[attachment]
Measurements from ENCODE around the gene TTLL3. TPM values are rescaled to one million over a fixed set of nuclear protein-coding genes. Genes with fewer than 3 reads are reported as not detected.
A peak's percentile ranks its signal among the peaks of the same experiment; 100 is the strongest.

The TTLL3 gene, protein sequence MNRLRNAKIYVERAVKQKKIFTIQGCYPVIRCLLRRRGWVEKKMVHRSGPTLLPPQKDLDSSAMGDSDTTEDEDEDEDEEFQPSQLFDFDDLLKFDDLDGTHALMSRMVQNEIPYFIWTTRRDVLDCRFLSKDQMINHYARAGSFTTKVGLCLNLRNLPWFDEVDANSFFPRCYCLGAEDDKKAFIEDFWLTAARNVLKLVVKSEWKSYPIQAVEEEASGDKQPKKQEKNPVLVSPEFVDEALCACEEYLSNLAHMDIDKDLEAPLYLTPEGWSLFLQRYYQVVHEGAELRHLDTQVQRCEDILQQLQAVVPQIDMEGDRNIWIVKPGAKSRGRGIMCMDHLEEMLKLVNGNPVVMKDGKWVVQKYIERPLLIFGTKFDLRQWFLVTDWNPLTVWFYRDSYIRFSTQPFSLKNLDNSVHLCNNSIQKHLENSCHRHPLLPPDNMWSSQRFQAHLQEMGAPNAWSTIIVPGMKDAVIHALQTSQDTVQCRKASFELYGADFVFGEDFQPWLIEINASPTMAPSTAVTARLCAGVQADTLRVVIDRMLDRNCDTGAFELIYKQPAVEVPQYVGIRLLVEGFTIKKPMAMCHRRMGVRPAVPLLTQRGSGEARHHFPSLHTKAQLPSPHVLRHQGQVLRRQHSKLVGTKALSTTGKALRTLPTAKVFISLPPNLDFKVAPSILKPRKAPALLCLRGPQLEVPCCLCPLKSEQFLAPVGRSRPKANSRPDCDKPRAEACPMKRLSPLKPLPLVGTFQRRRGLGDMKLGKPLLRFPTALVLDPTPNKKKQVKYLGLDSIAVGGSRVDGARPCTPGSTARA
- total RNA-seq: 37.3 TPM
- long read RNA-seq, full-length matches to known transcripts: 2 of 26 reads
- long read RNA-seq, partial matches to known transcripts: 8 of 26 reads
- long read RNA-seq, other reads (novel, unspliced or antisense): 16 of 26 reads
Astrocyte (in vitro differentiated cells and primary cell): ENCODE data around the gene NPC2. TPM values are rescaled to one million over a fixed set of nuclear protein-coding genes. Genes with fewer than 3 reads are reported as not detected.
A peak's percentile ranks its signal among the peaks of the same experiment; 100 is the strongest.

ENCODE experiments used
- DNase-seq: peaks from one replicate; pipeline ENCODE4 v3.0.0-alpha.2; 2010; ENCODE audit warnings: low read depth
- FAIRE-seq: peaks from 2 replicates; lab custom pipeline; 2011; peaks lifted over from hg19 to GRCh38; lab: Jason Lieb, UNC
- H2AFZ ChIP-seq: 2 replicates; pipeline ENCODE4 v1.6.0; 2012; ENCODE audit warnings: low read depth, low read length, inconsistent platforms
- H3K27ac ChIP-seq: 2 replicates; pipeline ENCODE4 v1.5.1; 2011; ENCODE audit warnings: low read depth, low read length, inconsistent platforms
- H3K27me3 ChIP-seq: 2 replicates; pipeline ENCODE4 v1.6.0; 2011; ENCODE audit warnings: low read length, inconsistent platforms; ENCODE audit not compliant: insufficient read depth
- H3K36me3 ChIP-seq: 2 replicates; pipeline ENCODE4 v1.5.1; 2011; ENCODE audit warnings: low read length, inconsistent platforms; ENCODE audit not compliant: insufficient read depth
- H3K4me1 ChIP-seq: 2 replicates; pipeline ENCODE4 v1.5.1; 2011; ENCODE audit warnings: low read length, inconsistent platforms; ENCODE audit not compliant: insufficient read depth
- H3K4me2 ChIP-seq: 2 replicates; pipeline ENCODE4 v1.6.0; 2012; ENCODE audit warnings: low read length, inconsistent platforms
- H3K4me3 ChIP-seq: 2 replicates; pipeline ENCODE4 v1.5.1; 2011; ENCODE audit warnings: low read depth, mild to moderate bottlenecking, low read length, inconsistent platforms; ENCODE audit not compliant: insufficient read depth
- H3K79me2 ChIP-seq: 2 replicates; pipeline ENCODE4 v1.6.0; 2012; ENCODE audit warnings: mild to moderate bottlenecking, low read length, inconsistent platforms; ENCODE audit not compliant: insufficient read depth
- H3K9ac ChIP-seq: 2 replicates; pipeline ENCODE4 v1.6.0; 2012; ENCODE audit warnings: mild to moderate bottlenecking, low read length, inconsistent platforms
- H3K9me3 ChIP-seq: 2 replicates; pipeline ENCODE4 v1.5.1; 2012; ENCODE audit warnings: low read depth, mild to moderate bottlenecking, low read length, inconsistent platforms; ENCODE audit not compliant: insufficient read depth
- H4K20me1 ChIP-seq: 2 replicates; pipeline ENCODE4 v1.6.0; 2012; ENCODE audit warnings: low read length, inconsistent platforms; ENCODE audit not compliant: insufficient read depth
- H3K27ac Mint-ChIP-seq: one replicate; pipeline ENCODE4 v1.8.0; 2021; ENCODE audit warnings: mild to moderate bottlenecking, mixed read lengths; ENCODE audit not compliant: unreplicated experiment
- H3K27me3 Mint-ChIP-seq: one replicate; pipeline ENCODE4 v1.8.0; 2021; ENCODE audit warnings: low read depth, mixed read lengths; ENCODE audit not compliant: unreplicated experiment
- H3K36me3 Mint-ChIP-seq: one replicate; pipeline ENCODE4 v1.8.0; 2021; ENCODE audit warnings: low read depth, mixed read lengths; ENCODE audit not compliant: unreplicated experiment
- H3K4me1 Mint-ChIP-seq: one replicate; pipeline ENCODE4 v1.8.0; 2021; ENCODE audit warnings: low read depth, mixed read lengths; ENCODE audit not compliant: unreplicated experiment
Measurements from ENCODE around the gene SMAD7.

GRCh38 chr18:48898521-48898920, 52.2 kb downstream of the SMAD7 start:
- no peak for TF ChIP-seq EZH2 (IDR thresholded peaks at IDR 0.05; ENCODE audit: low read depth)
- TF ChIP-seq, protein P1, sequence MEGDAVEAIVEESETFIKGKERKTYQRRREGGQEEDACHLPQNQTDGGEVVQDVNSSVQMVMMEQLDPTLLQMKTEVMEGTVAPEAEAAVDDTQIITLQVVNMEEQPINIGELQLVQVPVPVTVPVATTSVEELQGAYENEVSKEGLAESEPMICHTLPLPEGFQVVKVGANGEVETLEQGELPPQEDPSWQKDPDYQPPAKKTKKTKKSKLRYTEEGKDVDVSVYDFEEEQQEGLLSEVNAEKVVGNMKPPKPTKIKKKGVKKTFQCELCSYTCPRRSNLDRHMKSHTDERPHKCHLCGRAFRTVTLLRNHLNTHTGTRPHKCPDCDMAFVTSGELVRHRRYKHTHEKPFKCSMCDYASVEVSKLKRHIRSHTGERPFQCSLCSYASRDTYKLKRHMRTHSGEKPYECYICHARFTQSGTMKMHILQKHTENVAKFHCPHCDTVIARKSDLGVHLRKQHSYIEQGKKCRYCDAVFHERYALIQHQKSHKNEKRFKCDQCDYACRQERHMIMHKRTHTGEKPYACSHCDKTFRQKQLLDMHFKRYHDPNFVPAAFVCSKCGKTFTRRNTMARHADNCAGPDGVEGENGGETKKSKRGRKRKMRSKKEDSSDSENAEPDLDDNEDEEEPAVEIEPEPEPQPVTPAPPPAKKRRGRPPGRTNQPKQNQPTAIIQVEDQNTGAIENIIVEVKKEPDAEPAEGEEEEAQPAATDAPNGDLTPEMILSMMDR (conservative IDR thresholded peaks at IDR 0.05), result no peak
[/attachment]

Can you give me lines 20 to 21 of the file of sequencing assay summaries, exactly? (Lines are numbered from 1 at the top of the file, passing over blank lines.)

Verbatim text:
- H3K79me2 ChIP-seq: 2 replicates; pipeline ENCODE4 v1.6.0; 2012; ENCODE audit warnings: mild to moderate bottlenecking, low read length, inconsistent platforms; ENCODE audit not compliant: insufficient read depth
- H3K9ac ChIP-seq: 2 replicates; pipeline ENCODE4 v1.6.0; 2012; ENCODE audit warnings: mild to moderate bottlenecking, low read length, inconsistent platforms